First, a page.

DOE Responds To My Not A FOIA Request On SBAC Achievement Levels With Names

Holy smokes!  I guess if you respond to a DOE email and include tons of people on the response, you might just get a response.  I got real live actual information regarding Smarter Balanced without making four mortgage payments!  State Rep. John Kowalko was included on this as well.  Below is the email from Alison May at the Delaware Department of Education with answers to all my questions (just for this request, they know I still have TONS of other questions).  I did take the liberty of doing some minor edits by adding a colon after each of my questions instead of the comma Alison May used.  As well, her answers had red, so I will do that which got lost in the copy.  I just wanted to make it prettier, but if anyone wants to see the REAL email, let me know.

From: May Alison <>
To: “‘'” <>; Kowalko John <>
Sent: Monday, October 12, 2015 4:22 PM
Subject: FOIA response

Mr. Ohlandt and Rep. Kowalko,

This is in response to your recent requests for information. Quoted below are Mr. Ohlandt’s original questions with respective answers in red.
1)     I would like to see a list of the individuals from Delaware who participated in the Smarter Balanced Achievement Level Setting.  This would include both the In-Person Panel and the Cross-Grade Review Committee:  The below spreadsheet lists the Delaware in-person participants.  Also, it identifies the cross-grade review committee participant from DE —-this process was also called Vertical Articulation Committee (VAC).  This was Karen Clifton.
The following represented Delaware as in-person panelists. TBL indicates the person served as a table facilitator. VAC indicates the person also participated on a vertical articulation committee.
SBAC Achievement Level
2)     As well, I would like to know who from Delaware represented the final achievement level settings: The state representatives participated in reviewing and making recommendations, which also took into consideration the online recommendations, etc.  There was then a final cross-grade or vertical process on the last day to make final recommendations from this group to pass forward.  These recommendations also went through external review, TAC, and Governing States chiefs for discussions.  Then they went to states for additional discussions and possible adoption. Karen Clifton from Delaware stayed for the final day of achievement-level setting. Carolyn Lazar of DDOE’s Assessment Office also was there for observation/auditing the process.  Former Secretary Mark Murphy participated in the Governing States discussions.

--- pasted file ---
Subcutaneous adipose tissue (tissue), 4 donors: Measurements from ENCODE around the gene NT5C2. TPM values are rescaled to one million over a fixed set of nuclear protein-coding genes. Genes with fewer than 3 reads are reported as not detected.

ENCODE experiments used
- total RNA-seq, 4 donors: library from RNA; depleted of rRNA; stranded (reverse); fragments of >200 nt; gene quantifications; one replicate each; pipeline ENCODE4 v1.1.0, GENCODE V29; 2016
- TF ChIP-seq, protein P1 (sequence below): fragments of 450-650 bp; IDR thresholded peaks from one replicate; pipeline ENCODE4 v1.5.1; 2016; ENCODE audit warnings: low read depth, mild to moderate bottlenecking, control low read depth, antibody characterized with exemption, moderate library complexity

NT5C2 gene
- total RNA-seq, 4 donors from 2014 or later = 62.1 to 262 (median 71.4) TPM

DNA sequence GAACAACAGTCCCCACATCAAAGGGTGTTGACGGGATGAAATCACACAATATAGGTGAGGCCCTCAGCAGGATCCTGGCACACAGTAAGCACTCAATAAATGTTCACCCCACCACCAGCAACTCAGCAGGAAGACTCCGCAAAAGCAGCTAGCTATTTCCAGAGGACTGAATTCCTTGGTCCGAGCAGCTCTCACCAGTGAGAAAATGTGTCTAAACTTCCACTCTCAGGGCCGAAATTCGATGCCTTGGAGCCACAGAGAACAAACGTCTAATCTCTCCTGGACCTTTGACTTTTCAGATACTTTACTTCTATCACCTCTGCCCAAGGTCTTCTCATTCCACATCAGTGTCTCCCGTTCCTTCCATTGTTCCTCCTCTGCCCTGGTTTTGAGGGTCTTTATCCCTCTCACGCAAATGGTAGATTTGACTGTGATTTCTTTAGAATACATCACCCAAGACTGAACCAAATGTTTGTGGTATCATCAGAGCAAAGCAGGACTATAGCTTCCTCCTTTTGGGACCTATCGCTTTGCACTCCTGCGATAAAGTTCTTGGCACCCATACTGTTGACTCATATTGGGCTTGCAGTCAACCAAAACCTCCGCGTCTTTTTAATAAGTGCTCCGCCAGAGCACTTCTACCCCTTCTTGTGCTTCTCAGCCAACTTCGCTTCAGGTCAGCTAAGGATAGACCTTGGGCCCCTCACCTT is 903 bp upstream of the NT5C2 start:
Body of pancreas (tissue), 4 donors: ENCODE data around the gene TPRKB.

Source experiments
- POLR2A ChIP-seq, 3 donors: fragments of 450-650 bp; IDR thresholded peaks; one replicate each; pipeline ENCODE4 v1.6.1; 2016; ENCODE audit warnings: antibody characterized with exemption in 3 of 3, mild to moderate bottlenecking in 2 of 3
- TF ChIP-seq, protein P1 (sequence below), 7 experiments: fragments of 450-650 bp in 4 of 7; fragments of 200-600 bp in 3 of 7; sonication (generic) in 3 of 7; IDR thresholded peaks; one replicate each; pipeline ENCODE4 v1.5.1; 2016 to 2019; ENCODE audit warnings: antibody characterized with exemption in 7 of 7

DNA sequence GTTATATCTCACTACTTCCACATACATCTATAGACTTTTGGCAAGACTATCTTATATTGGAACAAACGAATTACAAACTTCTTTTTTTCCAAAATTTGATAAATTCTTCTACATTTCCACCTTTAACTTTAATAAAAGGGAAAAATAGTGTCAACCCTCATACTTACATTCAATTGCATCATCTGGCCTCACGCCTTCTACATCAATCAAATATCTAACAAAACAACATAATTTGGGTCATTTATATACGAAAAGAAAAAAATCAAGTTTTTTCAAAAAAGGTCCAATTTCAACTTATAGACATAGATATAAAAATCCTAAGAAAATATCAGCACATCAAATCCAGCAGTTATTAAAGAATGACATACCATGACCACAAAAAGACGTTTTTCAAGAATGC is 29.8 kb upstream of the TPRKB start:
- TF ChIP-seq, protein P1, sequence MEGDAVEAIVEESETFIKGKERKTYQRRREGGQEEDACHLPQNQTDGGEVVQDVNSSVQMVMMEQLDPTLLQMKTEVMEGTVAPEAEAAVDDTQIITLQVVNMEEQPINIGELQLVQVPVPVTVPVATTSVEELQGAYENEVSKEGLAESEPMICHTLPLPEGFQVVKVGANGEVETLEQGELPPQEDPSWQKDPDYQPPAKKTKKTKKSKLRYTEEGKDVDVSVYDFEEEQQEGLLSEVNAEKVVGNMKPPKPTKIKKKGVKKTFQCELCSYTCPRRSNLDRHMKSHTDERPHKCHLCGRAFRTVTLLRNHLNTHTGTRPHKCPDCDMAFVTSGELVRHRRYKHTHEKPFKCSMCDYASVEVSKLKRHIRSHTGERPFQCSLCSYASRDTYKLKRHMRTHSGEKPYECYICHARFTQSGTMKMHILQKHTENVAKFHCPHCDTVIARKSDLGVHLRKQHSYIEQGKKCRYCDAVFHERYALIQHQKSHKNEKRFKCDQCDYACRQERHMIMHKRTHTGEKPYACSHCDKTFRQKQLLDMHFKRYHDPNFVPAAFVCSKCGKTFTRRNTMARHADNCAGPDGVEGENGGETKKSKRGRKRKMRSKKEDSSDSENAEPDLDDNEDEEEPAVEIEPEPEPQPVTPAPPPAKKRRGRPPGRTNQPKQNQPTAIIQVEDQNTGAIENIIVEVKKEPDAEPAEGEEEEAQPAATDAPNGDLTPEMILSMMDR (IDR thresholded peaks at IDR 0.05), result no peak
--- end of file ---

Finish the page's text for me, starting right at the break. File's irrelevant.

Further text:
3)     Which higher education leaders participated in the 11th grade achievement level setting:  Faith Muirhead
4)     And anyone from Delaware who served on SBAC’s Technical Advisory Committee: There were no Delaware reps on Smarter’s TAC—this is not designed to be a state representative group but a professional group of assessment authorities.
5)     And if anyone from Delaware participated in the audit process for this:  Carolyn Lazar participated as a state observer/auditor for the process.  Each state was allowed to send one representative for this.
Alison May
Public information officer
Delaware Department of Education
401 Federal Street, Suite #2
Dover, DE 19901-3639

I do know or have heard of some of these teachers and general public participants in this.  Yvonne Johnson is THE Yvonne Johnson.  There can only be one!  At least on the Delaware PTA.  I know Yvonne was involved in many facets of the Smarter Balanced Assessment in Delaware as it was being developed, but don’t signal this as Yvonne has gone DOE on us.  She does not like this test AT ALL!  Don’t forget she was one of the major voices for opt-out and House Bill 50.

Some of these teachers are or have been involved with Rodel and the Vision Coalition of Student Success 2012, er uhm, 2015, er uhm. 2025.  The bottom line, we will all be dead and Dr. Herdman’s great grandson will be talking about Vision 2105.  And Alison:


Published by

Kevin Ohlandt

I am a proud parent of a son with Tourette's Syndrome and several other co-morbidities. I write on this blog to educate other parents so they know a bit more about not only special education, but all the really bad things that are happening with public schools in Delaware and the USA. We are all in this together, and if our children aren't able to advocate for themselves it's up to us parents! We need to stop letting companies run our schools, and demand our children get a proper education. Our Departments of Education in our states have become weak with fear from the bullying US DOE, and we need to take back our schools!

31 thoughts on “DOE Responds To My Not A FOIA Request On SBAC Achievement Levels With Names”